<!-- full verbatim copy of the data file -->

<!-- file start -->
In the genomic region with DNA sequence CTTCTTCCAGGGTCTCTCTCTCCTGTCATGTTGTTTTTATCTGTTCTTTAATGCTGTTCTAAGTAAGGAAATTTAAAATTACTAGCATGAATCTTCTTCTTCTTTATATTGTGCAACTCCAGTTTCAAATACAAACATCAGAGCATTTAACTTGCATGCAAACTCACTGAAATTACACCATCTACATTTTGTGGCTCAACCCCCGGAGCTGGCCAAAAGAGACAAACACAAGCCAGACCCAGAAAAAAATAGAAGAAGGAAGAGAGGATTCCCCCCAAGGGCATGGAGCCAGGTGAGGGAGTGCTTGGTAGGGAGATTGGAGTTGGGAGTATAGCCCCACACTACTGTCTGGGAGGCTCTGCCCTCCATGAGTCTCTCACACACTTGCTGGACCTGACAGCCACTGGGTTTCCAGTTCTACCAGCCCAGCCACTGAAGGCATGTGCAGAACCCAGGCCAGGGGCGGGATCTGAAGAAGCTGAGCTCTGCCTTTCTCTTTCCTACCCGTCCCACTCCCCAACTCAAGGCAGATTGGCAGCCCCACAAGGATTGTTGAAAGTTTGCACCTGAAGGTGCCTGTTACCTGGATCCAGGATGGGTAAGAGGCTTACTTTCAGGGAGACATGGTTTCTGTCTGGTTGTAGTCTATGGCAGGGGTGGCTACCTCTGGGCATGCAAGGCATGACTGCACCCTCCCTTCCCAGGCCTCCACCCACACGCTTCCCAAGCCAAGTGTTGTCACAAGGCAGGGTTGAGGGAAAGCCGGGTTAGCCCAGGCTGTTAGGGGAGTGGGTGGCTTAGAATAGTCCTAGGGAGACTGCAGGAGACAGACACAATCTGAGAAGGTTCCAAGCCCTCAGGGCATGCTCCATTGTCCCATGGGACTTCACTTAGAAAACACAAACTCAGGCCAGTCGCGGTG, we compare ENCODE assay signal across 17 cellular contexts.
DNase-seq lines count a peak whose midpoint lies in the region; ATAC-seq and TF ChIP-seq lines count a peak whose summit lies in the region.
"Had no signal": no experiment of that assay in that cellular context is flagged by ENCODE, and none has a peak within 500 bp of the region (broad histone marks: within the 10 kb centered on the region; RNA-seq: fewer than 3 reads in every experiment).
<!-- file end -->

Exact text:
In the genomic region with DNA sequence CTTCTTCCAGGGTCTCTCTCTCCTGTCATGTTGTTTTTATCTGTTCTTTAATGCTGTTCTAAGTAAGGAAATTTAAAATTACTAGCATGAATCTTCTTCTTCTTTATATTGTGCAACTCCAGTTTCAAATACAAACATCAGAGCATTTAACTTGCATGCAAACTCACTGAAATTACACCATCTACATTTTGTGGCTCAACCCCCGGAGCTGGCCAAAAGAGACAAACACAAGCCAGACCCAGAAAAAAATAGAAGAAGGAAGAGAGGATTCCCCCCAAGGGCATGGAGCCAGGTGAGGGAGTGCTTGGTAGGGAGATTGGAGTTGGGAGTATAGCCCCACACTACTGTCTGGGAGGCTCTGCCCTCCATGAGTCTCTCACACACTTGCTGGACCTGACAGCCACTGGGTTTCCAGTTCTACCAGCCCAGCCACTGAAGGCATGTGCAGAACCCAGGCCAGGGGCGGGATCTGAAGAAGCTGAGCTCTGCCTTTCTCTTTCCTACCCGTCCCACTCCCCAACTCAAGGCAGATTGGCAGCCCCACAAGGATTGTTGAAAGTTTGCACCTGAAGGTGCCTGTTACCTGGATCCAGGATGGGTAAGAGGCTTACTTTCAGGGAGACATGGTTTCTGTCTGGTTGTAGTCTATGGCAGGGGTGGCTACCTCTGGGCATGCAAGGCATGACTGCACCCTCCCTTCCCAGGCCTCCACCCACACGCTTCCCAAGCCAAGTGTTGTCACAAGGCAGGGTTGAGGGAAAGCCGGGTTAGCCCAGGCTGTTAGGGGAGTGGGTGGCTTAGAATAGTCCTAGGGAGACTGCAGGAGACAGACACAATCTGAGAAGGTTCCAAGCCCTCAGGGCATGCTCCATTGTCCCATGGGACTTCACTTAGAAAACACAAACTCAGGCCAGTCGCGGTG, we compare ENCODE assay signal across 17 cellular contexts.
DNase-seq lines count a peak whose midpoint lies in the region; ATAC-seq and TF ChIP-seq lines count a peak whose summit lies in the region.
"Had no signal": no experiment of that assay in that cellular context is flagged by ENCODE, and none has a peak within 500 bp of the region (broad histone marks: within the 10 kb centered on the region; RNA-seq: fewer than 3 reads in every experiment).